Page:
Document Detail


Reciprocity in predator-prey interactions: exposure to defended prey and predation risk affects intermediate predator life history and morphology.
MedLine Citation:
PMID:  19936795     Owner:  NLM     Status:  MEDLINE    
Abstract/OtherAbstract:
A vast body of literature exists documenting the morphological, behavioural and life history changes that predators induce in prey. However, little attention has been paid to how these induced changes feed back and affect the predators' life history and morphology. Larvae of the phantom midge Chaoborus flavicans are intermediate predators in a food web with Daphnia pulex as the basal resource and planktivorous fish as the top predator. C. flavicans prey on D. pulex and are themselves prey for fish; as D. pulex induce morphological defences in the presence of C. flavicans this is an ideal system in which to evaluate the effects of defended prey and top predators on an intermediate consumer. We assessed the impact on C. flavicans life history and morphology of foraging on defended prey while also being exposed to the non-lethal presence of a top fish predator. We tested the basic hypothesis that the effects of defended prey will depend on the presence or absence of top predator predation risk. Feeding rate was significantly reduced and time to pupation was significantly increased by defended morph prey. Gut size, development time, fecundity, egg size and reproductive effort respond to fish chemical cues directly or significantly alter the relationship between a trait and body size. We found no significant interactions between prey morph and the non-lethal presence of a top predator, suggesting that the effects of these two biological factors were additive or singularly independent. Overall it appears that C. flavicans is able to substantially modify several aspects of its biology, and while some changes appear mere consequences of resource limitation others appear facultative in nature.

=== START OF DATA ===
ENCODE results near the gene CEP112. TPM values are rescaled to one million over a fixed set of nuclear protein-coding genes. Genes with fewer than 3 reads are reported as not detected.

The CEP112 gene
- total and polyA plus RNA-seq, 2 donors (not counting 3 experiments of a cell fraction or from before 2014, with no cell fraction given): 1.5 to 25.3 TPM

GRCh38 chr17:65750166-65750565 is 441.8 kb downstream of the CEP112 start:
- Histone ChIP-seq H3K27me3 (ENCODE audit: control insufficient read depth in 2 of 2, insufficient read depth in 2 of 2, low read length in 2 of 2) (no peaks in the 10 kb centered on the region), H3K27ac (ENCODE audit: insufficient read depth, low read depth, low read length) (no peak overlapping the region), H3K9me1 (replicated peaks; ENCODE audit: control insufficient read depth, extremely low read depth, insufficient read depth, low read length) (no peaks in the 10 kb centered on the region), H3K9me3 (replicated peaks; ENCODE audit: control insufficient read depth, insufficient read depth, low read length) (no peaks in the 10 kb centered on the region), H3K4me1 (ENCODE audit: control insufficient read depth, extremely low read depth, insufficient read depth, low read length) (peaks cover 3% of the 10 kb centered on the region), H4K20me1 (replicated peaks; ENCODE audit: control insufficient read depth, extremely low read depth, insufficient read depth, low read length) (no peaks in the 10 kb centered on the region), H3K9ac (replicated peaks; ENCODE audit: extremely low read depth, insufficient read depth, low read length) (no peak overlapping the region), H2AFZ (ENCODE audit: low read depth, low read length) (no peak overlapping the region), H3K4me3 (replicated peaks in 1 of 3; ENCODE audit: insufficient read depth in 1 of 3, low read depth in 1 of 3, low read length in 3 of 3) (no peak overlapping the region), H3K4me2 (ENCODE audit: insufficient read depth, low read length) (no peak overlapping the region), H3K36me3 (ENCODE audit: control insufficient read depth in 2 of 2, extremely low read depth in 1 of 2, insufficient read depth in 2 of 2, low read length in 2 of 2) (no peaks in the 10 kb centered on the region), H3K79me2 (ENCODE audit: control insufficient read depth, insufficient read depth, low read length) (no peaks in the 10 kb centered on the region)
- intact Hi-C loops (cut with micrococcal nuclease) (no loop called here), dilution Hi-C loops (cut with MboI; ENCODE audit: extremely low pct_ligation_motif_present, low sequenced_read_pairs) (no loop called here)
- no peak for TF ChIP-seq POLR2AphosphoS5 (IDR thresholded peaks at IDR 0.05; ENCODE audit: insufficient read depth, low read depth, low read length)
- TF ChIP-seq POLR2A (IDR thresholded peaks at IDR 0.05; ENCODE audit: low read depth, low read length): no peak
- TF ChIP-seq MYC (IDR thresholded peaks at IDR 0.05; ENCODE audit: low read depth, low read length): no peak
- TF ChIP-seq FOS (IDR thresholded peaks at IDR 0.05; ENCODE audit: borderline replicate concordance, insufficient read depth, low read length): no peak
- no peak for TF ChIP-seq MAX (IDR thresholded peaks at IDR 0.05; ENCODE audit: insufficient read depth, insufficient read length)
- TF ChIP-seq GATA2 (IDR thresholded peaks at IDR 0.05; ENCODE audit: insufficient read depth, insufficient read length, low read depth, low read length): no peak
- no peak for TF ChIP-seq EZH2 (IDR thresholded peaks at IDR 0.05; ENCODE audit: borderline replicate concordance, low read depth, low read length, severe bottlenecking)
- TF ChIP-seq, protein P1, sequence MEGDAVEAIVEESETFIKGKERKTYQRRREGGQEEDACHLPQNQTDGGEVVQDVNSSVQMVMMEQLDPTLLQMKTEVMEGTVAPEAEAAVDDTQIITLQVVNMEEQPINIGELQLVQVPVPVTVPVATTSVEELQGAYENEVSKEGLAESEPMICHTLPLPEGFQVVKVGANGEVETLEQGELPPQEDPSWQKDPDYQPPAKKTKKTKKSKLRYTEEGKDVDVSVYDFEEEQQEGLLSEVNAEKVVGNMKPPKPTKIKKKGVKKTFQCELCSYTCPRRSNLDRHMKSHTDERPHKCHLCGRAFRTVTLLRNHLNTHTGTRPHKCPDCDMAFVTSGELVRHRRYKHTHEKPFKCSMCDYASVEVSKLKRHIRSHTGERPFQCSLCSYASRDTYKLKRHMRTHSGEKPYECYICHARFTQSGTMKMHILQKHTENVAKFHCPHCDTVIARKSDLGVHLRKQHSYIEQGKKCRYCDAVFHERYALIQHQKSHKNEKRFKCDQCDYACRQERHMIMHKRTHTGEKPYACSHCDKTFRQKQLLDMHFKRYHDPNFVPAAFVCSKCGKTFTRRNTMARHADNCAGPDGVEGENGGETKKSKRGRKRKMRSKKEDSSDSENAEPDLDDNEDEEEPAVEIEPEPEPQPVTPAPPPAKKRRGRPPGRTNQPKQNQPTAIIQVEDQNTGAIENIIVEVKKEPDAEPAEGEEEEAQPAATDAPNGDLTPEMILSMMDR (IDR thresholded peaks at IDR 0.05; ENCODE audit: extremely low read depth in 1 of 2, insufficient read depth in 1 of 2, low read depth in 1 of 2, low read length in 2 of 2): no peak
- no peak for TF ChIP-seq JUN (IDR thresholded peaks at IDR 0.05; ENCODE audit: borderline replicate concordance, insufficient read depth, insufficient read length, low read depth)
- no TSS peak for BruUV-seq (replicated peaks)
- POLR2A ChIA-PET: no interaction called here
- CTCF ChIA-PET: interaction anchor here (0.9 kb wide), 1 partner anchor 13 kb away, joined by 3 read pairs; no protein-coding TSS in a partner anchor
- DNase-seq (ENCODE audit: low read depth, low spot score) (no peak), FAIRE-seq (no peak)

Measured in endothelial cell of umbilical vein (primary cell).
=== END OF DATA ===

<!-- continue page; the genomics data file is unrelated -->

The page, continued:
Authors:
Edd Hammill; Andrew P Beckerman
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Publication Detail:
Type:  Journal Article; Research Support, Non-U.S. Gov't     Date:  2009-11-21
Journal Detail:
Title:  Oecologia     Volume:  163     ISSN:  1432-1939     ISO Abbreviation:  Oecologia     Publication Date:  2010 May 
Date Detail:
Created Date:  2010-04-13     Completed Date:  2010-08-05     Revised Date:  -    
Medline Journal Info:
Nlm Unique ID:  0150372     Medline TA:  Oecologia     Country:  Germany    
Other Details:
Languages:  eng     Pagination:  193-202     Citation Subset:  IM    
Affiliation:
Department of Animal and Plant Sciences, University of Sheffield, Alfred Denny Building, Western Bank, Sheffield S10 2TN, UK. ehammill@uvic.ca
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MeSH Terms
Descriptor/Qualifier:
Animals
Daphnia / physiology
Fishes / physiology
Food Chain
Predatory Behavior*
Reproduction

From MEDLINE®/PubMed®, a database of the U.S. National Library of Medicine


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